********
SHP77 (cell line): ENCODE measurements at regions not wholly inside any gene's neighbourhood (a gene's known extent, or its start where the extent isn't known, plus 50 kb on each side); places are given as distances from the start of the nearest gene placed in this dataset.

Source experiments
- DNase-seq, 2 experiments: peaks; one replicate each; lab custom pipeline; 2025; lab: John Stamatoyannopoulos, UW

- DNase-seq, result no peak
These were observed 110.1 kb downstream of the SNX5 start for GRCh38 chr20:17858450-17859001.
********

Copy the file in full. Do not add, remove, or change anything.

SHP77 (cell line): ENCODE measurements at regions not wholly inside any gene's neighbourhood (a gene's known extent, or its start where the extent isn't known, plus 50 kb on each side); places are given as distances from the start of the nearest gene placed in this dataset.

Source experiments
- DNase-seq, 2 experiments: peaks; one replicate each; lab custom pipeline; 2025; lab: John Stamatoyannopoulos, UW

- DNase-seq, result no peak
These were observed 110.1 kb downstream of the SNX5 start for GRCh38 chr20:17858450-17859001.